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Michael D, Hozier and Ryan Tubridy all want more men to be feminists

The President spoke today about the issue of gender inequality.

11/3/2016. HeforShe and MAN UP Campaign. Pictured Today's reception in Áras an Uachtaráin. Source: Sam Boal

PRESIDENT MICHAEL D Higgins was today calling for men to become more active in combating gender inequality and gender based violence.

The President and his wife Sabina were hosting a reception as part of the UN’s HeForShe Campaign that was attended by a number of other men involved in the campaign including Hozier, Ryan Tubridy and John Delaney.

In his speech at Áras an Úachtaráin, President Higgins said that men need to be as involved as women in the political project of equality.

11/3/2016. HeforShe and MAN UP Campaign. Pictured Higgins reference d the women of 1916 in his speech. Source: Sam Boal

He says that men need to have the confidence to call themselves feminists.

“The change we wish for cannot be achieved simply by laws, policies or funding. Social change is necessary as well as a change in consciousness,” Higgins said.

One step in achieving that change is the building of an environment where men feel comfortable and empowered to identify themselves as feminists and as champions of women’s rights.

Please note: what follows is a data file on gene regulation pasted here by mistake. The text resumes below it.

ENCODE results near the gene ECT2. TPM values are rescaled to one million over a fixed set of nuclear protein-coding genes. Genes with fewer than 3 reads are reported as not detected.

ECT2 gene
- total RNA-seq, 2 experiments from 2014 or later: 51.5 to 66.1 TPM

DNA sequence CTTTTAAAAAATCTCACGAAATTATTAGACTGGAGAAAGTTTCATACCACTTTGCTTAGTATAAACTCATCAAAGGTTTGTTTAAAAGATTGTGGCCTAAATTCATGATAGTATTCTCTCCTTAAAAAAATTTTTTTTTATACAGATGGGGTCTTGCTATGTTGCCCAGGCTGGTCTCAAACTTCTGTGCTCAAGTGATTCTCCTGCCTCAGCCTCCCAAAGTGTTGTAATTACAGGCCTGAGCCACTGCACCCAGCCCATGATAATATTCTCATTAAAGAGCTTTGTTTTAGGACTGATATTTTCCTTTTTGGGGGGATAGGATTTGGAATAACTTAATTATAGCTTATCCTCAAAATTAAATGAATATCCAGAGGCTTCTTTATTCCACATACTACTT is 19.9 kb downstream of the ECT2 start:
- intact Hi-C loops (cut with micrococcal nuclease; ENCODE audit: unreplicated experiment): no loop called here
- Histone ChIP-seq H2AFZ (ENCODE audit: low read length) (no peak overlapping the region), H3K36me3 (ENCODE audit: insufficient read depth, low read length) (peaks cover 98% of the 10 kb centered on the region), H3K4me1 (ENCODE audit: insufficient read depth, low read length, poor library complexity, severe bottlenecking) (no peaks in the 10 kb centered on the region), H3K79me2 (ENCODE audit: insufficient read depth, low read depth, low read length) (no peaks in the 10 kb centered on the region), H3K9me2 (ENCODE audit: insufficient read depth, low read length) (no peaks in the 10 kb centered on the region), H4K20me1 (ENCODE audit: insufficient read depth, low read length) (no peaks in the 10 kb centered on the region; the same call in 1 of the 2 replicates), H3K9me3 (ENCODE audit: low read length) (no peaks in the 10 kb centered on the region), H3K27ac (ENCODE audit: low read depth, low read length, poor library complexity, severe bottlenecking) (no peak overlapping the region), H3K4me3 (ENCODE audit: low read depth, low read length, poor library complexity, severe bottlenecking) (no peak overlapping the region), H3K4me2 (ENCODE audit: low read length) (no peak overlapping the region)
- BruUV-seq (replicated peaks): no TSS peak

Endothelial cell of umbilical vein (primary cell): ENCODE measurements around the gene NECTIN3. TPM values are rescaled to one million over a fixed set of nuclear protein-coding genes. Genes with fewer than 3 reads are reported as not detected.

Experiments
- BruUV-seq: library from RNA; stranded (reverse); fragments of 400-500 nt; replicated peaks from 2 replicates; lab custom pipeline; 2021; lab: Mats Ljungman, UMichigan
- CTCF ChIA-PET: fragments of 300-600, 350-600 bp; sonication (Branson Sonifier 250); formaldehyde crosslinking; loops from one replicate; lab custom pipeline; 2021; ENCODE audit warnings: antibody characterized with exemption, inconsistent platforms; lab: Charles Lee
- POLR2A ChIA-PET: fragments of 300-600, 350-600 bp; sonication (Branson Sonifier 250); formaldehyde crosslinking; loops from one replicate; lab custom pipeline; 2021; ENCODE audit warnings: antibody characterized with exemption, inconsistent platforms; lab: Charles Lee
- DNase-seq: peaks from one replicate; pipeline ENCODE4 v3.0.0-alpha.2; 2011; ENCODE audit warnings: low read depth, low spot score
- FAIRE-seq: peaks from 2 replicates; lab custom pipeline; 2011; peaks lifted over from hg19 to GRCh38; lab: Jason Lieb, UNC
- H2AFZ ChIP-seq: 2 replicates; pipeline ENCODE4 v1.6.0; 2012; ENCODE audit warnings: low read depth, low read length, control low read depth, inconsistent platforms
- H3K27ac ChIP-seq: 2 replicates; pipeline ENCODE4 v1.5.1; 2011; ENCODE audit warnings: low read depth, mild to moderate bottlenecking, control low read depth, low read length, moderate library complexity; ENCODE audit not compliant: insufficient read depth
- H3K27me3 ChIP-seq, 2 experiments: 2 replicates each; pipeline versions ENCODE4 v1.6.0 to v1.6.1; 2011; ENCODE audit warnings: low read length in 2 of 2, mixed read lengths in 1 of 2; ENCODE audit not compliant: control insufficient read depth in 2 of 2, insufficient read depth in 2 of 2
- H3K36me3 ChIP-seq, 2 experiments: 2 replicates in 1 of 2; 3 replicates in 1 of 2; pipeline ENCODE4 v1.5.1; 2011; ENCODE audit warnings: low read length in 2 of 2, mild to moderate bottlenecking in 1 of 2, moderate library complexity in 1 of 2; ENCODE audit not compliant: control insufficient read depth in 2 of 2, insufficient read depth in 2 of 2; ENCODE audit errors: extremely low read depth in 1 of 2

Speaking about gender based violence, President Higgins said that an “intolerable silence” around the issue must not be allowed to remain.

11/3/2016. HeforShe and MAN UP Campaign. Pictured President Higgins alongside his wife Sabina and singer-songwriter Hozier. Source: Sam Boal

“All of society is flawed if gender violence is allowed to occur, is tolerated, and if an intolerable silence prevails around this grave issue,” he said.

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“Then too, no invocation of cultural differences or tradition can ever be accepted as an excuse for gender violence.”

11/3/2016. HeforShe and MAN UP Campaign. Pictured Source: Sam Boal

Higgins also used the opportunity to pay tribute to the women who fought in the 1916 Rising, saying that what they fought for has yet to be achieved.

The women of 1916 were feminists, many of them of the most radical disposition, but the true Republic for which they fought has still not been achieved, and will not be realised until we have full equality for all our citizens.

Hozier performed at the reception and President Higgins made reference to his song Cherry Wine, written about the issue of domestic violence.

Read: Plan to combat domestic violence will ‘make Ireland a safer place for women and men’ >

Read: ‘Broken arms, broken jaws, fingers badly bruised’: Nurses describe domestic violence victim injuries >

About the author:

Rónán Duffy

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